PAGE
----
frauenfelder — 2014-02-17T14:05:50-05:00 — #1
chickied — 2014-02-17T14:18:43-05:00 — #2
If my library did this I'd be on America's Most Wanted.
crenquis — 2014-02-17T14:21:43-05:00 — #3
The police chief was probably next on the waiting list for the movie...
gwwar — 2014-02-17T14:21:51-05:00 — #4
landocal1 — 2014-02-17T14:32:29-05:00 — #5
May I remind everyone once again that banksters who perpetrated the greatest failure of the world economy since the great depression have not spent a day behind bars.
jardine — 2014-02-17T14:33:23-05:00 — #6
A video tape? Even going back to 2005 that seems strange.
tknarr — 2014-02-17T14:40:45-05:00 — #7
Seems like she wasn't arrested so much for not returning the tapes as for ignoring the arrest warrant they sent to her. That frankly never ends well. The only problem I have is that the warrant was sent regular certified mail so there's no record that anyone ever actually received it. The courts presume it was delivered, but I don't know how many time I've gotten other people's mail because the letter was stuck in between pieces of my mail and the carrier didn't notice it. I've even had a lawsuit against someone else "served" on me where whoever "served" it stuck it between my screen door and the mail door and left. The law office was a bit put out when I called them and told them I had no clue who this person they were trying to sue was, they hadn't been at this address for at least the 7 years I'd lived there and probably longer since they weren't the person who lived there before me, and did they want to send someone to pick up their paperwork or should I just throw it in the trash? After all that, I can see someone not actually receiving a warrant if it was just mailed to them.
old — 2014-02-17T14:42:29-05:00 — #8
There are sick, twisted freaks like this, roaming America's streets freely, and some people want to repeal the death penalty?
newliminted — 2014-02-17T14:52:42-05:00 — #9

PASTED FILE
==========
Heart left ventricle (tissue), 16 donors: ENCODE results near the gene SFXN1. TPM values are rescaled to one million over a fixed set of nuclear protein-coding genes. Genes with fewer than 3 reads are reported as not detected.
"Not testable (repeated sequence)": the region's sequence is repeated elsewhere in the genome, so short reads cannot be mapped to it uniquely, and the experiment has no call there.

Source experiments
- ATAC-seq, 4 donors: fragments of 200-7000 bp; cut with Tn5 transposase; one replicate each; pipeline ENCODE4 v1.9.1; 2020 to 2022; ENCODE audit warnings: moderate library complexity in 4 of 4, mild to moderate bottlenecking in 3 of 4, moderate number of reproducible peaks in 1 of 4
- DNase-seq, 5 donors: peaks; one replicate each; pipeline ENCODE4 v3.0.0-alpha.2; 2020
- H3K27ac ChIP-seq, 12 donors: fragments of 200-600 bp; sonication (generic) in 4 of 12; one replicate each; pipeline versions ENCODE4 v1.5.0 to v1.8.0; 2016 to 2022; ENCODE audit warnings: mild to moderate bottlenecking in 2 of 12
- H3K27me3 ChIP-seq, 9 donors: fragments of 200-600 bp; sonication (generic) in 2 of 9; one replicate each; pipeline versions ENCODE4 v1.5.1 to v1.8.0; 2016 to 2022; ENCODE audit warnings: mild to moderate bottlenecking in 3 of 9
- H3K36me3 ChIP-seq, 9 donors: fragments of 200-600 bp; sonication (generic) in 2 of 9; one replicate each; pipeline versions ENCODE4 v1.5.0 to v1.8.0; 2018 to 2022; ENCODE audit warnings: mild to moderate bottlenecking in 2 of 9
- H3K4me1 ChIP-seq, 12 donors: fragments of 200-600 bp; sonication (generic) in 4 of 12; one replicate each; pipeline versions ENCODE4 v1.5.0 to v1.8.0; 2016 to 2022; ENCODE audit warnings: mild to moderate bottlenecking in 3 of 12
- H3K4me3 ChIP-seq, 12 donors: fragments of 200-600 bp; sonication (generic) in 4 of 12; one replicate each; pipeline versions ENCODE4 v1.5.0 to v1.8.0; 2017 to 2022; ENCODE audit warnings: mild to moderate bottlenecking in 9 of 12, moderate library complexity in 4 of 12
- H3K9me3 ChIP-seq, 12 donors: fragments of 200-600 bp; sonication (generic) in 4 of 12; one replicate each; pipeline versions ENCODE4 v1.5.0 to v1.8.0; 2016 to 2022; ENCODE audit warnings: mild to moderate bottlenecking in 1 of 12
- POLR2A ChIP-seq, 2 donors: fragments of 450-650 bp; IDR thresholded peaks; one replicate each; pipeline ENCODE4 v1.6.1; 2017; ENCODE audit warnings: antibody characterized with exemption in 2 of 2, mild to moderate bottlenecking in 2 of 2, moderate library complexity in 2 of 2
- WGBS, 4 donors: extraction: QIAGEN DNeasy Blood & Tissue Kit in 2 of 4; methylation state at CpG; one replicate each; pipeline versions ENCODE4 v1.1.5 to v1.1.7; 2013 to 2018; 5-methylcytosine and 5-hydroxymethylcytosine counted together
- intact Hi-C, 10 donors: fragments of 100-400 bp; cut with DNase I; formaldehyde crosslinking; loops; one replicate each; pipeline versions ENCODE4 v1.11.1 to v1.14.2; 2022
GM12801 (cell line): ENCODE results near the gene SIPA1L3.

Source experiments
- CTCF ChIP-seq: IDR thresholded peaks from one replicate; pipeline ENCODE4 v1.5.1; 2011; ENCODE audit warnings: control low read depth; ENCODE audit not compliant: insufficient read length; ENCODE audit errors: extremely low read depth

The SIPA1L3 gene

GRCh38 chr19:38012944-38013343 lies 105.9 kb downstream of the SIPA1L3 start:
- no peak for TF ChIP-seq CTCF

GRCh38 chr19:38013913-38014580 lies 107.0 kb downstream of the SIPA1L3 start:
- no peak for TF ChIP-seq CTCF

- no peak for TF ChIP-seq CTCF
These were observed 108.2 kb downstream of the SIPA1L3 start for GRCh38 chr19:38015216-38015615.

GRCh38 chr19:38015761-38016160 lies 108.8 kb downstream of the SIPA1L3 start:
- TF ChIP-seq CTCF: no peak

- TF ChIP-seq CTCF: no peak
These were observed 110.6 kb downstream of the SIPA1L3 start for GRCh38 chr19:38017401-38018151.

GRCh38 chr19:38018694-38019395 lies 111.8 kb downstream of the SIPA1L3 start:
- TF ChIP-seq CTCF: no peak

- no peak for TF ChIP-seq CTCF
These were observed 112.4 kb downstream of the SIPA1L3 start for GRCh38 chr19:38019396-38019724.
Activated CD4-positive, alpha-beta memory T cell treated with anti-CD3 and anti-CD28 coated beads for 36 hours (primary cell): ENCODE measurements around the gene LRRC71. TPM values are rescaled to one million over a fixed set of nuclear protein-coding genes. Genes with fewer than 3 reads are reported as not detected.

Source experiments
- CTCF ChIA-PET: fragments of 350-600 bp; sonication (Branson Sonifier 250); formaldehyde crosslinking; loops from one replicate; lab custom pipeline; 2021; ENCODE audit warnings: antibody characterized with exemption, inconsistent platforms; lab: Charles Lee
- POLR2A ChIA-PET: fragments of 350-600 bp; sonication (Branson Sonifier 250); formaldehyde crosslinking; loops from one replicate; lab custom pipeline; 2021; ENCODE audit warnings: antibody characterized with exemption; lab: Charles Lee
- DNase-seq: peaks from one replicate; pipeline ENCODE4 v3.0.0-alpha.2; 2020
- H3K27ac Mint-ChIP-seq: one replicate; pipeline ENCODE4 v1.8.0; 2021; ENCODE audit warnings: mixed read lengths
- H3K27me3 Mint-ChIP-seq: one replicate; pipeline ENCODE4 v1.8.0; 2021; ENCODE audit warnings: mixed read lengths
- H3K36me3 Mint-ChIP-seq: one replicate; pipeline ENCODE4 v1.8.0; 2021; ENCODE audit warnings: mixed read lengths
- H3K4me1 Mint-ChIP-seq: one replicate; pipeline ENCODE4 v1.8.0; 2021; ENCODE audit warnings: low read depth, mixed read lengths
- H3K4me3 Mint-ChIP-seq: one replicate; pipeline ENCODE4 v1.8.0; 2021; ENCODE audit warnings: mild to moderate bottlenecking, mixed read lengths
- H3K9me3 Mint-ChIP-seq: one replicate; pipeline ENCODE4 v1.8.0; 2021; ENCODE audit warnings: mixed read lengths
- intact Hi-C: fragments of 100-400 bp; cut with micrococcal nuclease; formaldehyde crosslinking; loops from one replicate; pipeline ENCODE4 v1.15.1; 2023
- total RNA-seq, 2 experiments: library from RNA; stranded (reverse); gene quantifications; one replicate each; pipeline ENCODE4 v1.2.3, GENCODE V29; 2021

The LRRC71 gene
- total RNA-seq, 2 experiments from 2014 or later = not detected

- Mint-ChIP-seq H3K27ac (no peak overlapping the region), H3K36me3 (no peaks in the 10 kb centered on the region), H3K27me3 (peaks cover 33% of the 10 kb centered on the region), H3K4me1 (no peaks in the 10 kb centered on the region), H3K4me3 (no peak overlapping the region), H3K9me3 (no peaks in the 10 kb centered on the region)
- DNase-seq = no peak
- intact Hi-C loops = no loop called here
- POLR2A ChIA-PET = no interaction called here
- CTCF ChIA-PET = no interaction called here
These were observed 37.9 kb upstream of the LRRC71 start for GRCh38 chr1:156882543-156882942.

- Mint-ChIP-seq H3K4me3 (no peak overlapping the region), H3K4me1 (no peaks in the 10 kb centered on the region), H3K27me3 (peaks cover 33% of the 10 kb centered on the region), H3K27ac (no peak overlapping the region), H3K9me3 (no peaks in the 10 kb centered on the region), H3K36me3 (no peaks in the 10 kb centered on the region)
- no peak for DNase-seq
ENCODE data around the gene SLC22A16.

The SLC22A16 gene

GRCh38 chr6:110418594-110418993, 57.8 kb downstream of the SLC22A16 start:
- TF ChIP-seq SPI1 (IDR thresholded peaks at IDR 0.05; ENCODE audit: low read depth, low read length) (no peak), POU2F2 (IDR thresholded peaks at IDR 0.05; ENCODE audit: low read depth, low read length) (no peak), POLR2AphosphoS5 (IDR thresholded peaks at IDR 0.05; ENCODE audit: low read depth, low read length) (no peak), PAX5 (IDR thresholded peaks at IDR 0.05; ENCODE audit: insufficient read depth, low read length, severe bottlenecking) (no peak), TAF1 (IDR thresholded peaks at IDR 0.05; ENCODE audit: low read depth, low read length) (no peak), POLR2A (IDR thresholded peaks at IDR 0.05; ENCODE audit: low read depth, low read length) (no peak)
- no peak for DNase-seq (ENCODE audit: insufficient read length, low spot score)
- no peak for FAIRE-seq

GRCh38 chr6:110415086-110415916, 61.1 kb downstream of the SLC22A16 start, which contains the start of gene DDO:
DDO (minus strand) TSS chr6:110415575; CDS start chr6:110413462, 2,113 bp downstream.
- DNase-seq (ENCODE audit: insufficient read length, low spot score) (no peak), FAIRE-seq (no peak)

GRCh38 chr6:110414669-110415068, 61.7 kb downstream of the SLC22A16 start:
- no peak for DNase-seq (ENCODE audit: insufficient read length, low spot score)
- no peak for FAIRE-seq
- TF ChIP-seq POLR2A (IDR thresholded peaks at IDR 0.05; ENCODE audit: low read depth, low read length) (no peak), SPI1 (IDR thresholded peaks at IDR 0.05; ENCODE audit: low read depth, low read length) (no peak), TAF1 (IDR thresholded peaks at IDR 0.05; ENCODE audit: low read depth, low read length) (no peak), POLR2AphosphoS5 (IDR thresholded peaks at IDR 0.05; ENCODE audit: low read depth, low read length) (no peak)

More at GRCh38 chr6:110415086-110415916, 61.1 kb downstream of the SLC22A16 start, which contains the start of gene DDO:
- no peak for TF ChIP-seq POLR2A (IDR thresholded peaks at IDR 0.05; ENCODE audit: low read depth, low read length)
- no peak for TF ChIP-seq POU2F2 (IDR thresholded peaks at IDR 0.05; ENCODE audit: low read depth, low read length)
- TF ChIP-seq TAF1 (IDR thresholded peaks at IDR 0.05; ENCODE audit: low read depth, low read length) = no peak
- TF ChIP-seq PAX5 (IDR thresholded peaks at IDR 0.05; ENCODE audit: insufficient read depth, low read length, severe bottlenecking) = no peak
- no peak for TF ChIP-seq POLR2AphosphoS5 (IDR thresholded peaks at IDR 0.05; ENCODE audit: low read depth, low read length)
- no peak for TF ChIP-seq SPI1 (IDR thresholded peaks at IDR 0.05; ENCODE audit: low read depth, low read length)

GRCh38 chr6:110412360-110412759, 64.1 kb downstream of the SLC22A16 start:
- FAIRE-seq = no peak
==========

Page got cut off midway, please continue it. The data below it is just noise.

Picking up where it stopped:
Why wasnt she jailed for renting it?
But seriously, bankers.
markw — 2014-02-17T14:53:58-05:00 — #10
"Warrants never expire", but the charges on which a warrant is based do. Come on law enforcement official--there is a legal concept called statute of limitations. For many states, that is 3 years on a felony (excluding some forms of homicide). Unless this lady had fled the jurisdiction or deliberately had absconded in order to avoid arrest, there would be no tolling of that statute. That warrant should have been recalled years ago.
jonaseggeater — 2014-02-17T14:57:48-05:00 — #11
There are some good comments in the discussion on /.
If you're really interested in this story, you should check them out.
mkstvns — 2014-02-17T15:03:01-05:00 — #12
So, what now? The taxpayer pays to keep this woman in jail? For a flippin' video tape?
old — 2014-02-17T15:13:01-05:00 — #13
websta — 2014-02-17T15:15:30-05:00 — #14
Isn't this really just a civil matter? Not a criminal one?
namenotreserved — 2014-02-17T15:20:41-05:00 — #15
The laws for business aren't the laws for you or I.
rocketpj — 2014-02-17T15:54:08-05:00 — #17
LIBOR, HSBC. Not a day in jail. That is all.
angusm — 2014-02-17T16:00:22-05:00 — #18
I for one will sleep sounder tonight knowing that this vicious criminal is behind bars where she belongs.
danegeld — 2014-02-17T16:06:09-05:00 — #19
6th Amendment anyone? Right to a speedy trial 'n' all that? There's no way in hell the case could be brought to trial.
senorschaffer — 2014-02-17T16:12:28-05:00 — #20
The important question is what movie it was.
tribune — 2014-02-17T16:12:57-05:00 — #21
"Monster in Law" i believe
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